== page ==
share, discuss, and use for business decisions.
As simplistic as the risk appetite metric example above is, it still tells us many things. There was a significant spike in Fraud in Q1 which caused a threshold breach. The Board should have been informed of the breach and taken appropriate action. That
action could include a pause on new spending efforts (new innovations, technology upgrades, etc.) or existing projects until root cause is identified and remediation steps completed to minimize risk of similar losses in the future.
The action could be to recalculate the metric or the threshold. Maybe the underlying formula is wrong or maybe this level of risk is acceptable given a more aggressive risk stance the Board is now willing to take and therefore the threshold should be raised.
At a minimum, it creates an obligation for a discussion and/or action based on risk posture and existing, approved risk appetite and supporting metrics.
The other thing the above graph tells us is that the company did not come anywhere near the risk appetite threshold Q2 through Q4. This should initiate discussion as well. If the Board still supports the risk appetite threshold value, then the company has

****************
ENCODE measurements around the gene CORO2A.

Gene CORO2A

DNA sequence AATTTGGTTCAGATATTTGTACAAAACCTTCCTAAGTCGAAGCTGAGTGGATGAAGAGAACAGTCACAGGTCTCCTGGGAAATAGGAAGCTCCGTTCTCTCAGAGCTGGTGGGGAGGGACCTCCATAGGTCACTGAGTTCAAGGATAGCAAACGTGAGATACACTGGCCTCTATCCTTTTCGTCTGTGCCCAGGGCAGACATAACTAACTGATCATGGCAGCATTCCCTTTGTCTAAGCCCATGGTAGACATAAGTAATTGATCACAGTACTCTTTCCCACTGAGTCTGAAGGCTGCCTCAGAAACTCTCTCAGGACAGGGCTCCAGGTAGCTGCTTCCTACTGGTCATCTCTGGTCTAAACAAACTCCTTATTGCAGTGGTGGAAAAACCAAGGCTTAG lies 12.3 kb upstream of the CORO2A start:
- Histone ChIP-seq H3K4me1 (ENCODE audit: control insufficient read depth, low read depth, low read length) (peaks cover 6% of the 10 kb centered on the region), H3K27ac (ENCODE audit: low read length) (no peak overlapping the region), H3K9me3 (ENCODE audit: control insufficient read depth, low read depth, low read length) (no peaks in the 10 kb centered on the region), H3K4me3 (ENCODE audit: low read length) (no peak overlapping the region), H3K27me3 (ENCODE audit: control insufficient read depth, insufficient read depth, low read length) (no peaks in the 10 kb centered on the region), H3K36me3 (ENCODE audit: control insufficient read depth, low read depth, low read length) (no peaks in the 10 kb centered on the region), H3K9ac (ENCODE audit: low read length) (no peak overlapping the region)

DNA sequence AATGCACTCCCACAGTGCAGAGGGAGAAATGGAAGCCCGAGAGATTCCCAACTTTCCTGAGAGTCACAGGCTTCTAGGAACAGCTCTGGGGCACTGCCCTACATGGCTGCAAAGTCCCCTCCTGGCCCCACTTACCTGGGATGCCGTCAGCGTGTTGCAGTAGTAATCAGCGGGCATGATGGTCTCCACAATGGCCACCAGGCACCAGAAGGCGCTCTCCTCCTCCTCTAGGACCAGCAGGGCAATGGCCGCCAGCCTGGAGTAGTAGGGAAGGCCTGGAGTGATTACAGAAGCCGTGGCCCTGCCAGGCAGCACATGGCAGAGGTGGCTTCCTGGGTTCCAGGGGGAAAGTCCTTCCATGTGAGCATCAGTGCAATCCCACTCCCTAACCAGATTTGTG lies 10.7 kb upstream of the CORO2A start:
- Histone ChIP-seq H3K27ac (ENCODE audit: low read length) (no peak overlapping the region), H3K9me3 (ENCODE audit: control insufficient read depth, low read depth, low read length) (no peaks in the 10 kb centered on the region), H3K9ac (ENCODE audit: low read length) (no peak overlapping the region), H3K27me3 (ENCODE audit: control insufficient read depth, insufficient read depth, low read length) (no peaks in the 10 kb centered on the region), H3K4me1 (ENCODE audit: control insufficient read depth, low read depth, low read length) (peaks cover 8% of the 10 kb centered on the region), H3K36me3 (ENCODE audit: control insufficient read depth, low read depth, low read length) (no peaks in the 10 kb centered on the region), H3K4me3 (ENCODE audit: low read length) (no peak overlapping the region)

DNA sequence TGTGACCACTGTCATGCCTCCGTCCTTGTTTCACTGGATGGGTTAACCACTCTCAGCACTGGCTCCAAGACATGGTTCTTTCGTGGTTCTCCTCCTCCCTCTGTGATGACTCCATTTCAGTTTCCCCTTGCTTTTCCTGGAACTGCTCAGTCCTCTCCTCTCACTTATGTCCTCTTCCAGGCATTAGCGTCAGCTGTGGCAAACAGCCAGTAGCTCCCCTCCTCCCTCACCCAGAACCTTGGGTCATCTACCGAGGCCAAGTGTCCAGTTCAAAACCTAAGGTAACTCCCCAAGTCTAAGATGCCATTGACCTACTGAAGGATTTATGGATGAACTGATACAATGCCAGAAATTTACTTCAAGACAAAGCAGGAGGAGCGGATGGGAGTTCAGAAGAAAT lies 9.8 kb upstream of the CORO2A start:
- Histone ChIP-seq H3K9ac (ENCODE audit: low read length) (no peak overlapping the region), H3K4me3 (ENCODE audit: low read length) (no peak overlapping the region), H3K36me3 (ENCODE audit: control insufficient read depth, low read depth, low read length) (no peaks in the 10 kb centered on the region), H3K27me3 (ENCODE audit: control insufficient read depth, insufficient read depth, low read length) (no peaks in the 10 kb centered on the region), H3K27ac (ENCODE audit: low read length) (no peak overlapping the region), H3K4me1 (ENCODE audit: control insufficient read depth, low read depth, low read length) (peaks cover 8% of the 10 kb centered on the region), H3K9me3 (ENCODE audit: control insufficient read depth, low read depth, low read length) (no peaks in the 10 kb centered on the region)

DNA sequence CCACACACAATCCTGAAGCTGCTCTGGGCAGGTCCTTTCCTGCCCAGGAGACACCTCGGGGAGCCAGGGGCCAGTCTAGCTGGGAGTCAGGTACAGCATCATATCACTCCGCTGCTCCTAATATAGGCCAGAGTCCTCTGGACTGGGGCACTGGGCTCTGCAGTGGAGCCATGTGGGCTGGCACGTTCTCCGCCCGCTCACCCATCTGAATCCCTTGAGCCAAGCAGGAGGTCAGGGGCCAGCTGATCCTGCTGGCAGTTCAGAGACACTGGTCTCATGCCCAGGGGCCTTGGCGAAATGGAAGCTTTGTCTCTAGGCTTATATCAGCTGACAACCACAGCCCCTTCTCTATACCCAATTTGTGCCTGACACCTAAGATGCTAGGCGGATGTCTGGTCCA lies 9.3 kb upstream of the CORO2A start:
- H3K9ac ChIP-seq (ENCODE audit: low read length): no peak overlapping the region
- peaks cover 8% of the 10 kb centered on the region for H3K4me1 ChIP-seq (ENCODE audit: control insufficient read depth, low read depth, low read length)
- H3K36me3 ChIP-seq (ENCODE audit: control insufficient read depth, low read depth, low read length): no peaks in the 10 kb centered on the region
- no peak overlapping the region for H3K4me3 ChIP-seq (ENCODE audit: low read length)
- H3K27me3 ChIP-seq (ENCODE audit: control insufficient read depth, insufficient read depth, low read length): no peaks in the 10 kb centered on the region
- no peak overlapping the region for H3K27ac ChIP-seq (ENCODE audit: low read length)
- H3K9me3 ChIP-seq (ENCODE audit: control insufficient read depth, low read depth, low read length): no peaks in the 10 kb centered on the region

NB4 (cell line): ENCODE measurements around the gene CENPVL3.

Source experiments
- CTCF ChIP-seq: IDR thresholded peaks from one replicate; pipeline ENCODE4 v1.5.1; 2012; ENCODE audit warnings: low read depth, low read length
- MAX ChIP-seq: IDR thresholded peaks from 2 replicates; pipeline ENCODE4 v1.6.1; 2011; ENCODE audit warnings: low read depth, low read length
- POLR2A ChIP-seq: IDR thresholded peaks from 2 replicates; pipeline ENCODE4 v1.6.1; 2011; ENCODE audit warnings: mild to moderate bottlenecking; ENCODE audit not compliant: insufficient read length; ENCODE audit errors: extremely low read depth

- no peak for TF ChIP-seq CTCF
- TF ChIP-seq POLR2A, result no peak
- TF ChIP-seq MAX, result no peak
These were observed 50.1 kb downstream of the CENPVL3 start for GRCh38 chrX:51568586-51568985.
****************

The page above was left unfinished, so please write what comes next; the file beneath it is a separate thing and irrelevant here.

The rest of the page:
some room to take on some additional risk should they choose. Or, maybe the Board was too conservative in its original assessment sometimes best to start this way) and wants to lower the threshold from 5% to 4% as is reflected in the graph above.
Each group head and in fact, each employee, can use the above information to inform their everyday business activities and decisions. Obviously, the company had an issue with a large fraud loss, so all employees need to be more vigilant with respect to fraud
controls. What this demonstrates is that even the most rudimentary risk appetite metric can be used in many ways to inform everyday business decisions and operational practices.